The second pipe in the lot was an Alpha freehand rusticated shape that someone had done the same hack job to the bowl was very short and held a mere thimble full of tobacco. It had thick walls on the portion of the bowl that was left so I decided to experiment. If the experiment did not work there would be no loss. I had a bowl with the shank missing and damage to the bottom side that could easily be salvaged and the two parts connected to make a new pipe. I cut off the damaged (cracked) bottom of the sacrificial bowl in preparation for the new union. I drill small holes in the top of the bowl and the base that matched each other and cut some stainless pins that would join the two parts. I glued the pins in the base and coated the surface of each part with epoxy and pressed them together until the surfaces joined. I filled in the gaps and crevices joining the two bowls with briar dust and super glue. Once everything had set I reshaped the bowl so that the joint was less visible and then rusticated the new top half to match the base. I coated the inside of the bowl sealing the area where they joined with JB Weld and when dry sanded it out with my Dremel leaving the JB Weld only in the joint. I coated the bowl with a bowl coating of sour cream and charcoal powder. I restained the bowl with a dark brown stain. Once the pipe was finished I had an interesting chimney pipe that would give many more years of service. Was this worth it? To me it was worth the education for me. GBD Made Square Shank Poor Richards Pipe Shop with a lot of cracks around the bowl. This one was a challenge that Charles Lemon of Dad’s Pipes Blog and I took on together. We were experimenting with the question, “When was a pipe no longer redeemable.” https://rebornpipes.com/2016/03/06/a-humpty-dumpty-cross-canada-project-could-this-poor-richards-select-square-shank-billiard-9489-ever-be-whole-again/. The pipe was one my brother had picked up that was stemless. The bowl was a mess with cracks on all sides of the bowl. Charles and I had been chatting on Skype about repairing pipes and I told him about it and we decided to make it a joint effort. Charles was experimenting with using rods to stitch a cracked bowl back together again and this was just the one to do that on. He drilled angled holes on each side of the crack and pushed a rod through. The angles of each set of holes was drilled in opposition to the previous one so that it acted to pull the crack together. The next series of photos show the process of stitching the bowl together, filling in the holes and refinishing the bowl. Putting the shank back on a broken LHS Park Lane DeLuxe — Lovat 12. The next one was a fun pipe to work on. It was one that I would have thrown in the bin for parts in the past. The shank was completely broken off leaving a short section on the bowl. I liked the look of the Cumberland stem and the Lovat is one of my favourite shapes so I figured it was worth a try. You can read the details on the blog here: https://rebornpipes.com/2015/09/29/repairing-a-broken-shank-on-an-lhs-park-lane-de-luxe-lovat-12/ I cleaned up the broken ends of the shank and bowl and used a brass tube to insert, glue and bind the two parts together. I filled in the gaps in the crack with clear super glue and briar dust to make things smooth. The crack virtually disappeared into the grain once I stained the pipe with a dark brown stain. The finished pipe is shown in the last two photos. The repair has held up for several years now without any sign of the joint failing. Crafting a Frankenpipe from a cut off Brebbia Lido Bowl and a piece of bamboo. The next example is a Brebbia Lido that my brother picked up on one of his trips. Someone had glued a stem in the shank and the shank itself had been cut off crooked so the entire pipe curved toward the right. The short shank also did not work well with the stem that had been put on the bowl. We removed the stem during the cleanup process and cleaned off the glue and crud in the shank. It looked like another broken pipe but I thought that the shank had enough length that a piece of shank could be added. I checked out the look with a piece of briar, acrylic and bamboo. The bamboo worked for me the best. I used a topping board to square up the shank end on the Lido and both ends of the piece of bamboo. When I put the two together the junction was smooth and tight. I joined the bamboo to the shank of the pipe using a piece of Delrin tenon that I glued into the shank first and then into the bamboo. I filled in the small gaps around the joint with super glue to seal it tight. Once it had cured, I glued a drilled out acrylic button on the end of the bamboo to keep it from fraying or splitting when the stem was in put in and taken out repeatedly. The longer stem worked well with the rustication and the bamboo the contrast of finishes and colours made the pipe a beautiful addition to my rack. What had been a throwaway was rescued and given a new look. It is now a pipe that I enjoy smoking. If you wish to read more about the process, I have included the link to the blog on the restoration of the pipe. https://rebornpipes.com/2017/10/09/another-frankenpipe-salvaging-a-lido-root-briar-dublin-bowl/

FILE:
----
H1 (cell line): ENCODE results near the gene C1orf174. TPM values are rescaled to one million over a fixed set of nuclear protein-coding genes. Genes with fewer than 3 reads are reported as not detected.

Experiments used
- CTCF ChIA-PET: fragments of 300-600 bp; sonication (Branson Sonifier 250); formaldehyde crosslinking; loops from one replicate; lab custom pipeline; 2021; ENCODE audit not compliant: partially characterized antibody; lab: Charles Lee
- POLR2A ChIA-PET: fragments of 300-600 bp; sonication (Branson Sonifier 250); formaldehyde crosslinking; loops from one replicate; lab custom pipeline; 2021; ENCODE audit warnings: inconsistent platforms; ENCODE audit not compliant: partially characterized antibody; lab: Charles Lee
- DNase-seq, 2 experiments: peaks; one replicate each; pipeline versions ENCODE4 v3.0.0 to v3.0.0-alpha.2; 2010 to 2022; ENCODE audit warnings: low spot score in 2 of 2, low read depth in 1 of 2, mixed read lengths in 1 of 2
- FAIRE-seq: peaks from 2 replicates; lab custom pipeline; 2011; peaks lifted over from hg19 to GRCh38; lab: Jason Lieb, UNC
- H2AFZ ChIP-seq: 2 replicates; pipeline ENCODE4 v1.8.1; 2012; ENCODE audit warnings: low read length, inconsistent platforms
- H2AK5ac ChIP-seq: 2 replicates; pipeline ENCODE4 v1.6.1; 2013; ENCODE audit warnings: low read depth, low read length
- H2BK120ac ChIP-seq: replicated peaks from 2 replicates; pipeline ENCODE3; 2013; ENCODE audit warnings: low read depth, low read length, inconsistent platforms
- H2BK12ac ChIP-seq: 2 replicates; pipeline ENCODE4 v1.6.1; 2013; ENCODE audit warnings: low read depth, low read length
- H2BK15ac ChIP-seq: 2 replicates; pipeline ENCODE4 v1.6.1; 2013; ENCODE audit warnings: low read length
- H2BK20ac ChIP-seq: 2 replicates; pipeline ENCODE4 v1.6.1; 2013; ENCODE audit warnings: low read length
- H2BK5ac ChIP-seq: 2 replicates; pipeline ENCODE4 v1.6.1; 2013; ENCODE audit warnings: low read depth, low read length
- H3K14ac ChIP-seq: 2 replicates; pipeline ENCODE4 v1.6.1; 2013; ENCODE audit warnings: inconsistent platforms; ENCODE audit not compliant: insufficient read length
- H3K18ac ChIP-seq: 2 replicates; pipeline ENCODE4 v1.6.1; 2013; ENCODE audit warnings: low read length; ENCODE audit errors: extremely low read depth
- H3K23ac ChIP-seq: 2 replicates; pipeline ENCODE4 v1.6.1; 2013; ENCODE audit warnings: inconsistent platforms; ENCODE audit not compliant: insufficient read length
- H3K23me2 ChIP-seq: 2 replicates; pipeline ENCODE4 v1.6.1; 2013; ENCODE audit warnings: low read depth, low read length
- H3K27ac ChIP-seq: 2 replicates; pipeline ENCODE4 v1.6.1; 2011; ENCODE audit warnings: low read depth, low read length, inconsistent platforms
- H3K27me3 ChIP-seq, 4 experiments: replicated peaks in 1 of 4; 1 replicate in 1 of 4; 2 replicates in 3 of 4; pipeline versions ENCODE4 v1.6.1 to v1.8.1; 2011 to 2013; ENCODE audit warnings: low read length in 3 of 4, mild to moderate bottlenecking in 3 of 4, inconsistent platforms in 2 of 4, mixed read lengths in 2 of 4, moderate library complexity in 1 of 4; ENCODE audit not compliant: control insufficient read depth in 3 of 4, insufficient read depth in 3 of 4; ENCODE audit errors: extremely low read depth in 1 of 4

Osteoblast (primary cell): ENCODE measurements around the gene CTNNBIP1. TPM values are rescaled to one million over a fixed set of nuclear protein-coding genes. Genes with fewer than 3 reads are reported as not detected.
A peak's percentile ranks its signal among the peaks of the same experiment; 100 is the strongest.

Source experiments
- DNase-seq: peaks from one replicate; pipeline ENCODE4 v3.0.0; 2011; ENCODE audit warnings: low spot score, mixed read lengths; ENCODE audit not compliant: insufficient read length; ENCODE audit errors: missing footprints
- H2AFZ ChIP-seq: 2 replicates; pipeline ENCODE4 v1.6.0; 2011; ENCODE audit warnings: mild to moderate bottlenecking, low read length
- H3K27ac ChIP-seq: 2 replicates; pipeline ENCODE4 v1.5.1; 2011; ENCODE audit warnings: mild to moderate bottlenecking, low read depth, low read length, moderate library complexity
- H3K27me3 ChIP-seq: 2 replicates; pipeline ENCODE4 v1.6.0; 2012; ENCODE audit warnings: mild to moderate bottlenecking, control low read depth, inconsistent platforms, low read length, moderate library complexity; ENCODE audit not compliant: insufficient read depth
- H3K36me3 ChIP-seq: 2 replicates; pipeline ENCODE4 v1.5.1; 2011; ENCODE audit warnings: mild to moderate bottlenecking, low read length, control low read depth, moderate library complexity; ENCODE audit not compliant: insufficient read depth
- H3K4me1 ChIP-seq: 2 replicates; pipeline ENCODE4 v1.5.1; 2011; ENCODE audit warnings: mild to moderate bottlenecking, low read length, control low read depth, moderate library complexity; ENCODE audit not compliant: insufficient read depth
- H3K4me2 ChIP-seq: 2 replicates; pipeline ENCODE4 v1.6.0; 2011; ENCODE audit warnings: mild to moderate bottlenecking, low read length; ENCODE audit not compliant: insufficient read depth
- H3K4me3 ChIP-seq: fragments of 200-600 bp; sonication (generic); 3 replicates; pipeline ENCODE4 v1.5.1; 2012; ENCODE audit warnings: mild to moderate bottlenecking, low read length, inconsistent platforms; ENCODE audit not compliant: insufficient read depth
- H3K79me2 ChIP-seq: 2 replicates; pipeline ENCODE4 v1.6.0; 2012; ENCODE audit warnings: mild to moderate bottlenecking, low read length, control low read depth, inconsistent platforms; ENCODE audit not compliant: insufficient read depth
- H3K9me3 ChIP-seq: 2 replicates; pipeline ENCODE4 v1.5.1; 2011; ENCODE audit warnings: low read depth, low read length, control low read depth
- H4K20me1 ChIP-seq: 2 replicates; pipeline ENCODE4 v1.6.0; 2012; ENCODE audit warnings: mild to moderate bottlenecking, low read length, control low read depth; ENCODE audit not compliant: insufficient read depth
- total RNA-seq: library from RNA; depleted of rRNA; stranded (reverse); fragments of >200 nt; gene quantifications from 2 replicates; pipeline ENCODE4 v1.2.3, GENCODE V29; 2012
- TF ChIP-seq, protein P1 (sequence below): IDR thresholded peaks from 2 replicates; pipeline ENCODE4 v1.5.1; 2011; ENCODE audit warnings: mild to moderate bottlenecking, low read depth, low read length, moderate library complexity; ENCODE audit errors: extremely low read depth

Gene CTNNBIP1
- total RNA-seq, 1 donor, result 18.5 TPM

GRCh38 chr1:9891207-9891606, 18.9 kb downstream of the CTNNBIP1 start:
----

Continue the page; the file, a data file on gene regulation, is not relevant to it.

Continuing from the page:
Crafting another Frankenpipe from a broken shanked apple, a piece of briar and a metal tube. The final example is another broken shanked apple. It was a no name pipe with a nice shape on the bowl and a jagged broken shank. I decided to take a totally different tack on this one. I had an old metal flashlight tube that had a cross hatch pattern on the metal. It was an open tube. I had a sacrificial pipe that had a long shank that I cut off and used to make this more of a Lovat style apple. I wanted a pretty indestructible pipe to use while I was working in the yard or the garden. I cut off the broken shank on the apple and topped it to square it up. I turned the other shank that I was using so that it would fit into the metal tube and allow me to use the mortise for a new shorter stem. I joined the bowl and the shank with a piece of stainless tubing. I scored the tubing and epoxied it in the bowl end first then added the shank end to it. Once it cured I used a file to step down the end of the shank on the bowl end so that the tube would fit closer to the bowl staggering the new joint and giving it more stability. I pressed the metal tube on the shank piece until the end was flush with the briar of the bowl. I filled in the gaps with clear super glue to make the transition seamless. I wanted the transition between the metal and the stem to be seamless so I stepped down the end of the stem just past the tenon to sit inside the metal tube. I restained the bowl and polished the vulcanite and the pipe was ready to smoke and it was pretty indestructible. This is yet another example of the lengths that I will go to salvage a pipe that I like or that I see promise in. Here is the link to the blog if you would like to read about the process in detail. https://rebornpipes.com/2015/02/07/pipe-resurrection-from-a-broken-shank-to-another-frankenpipe/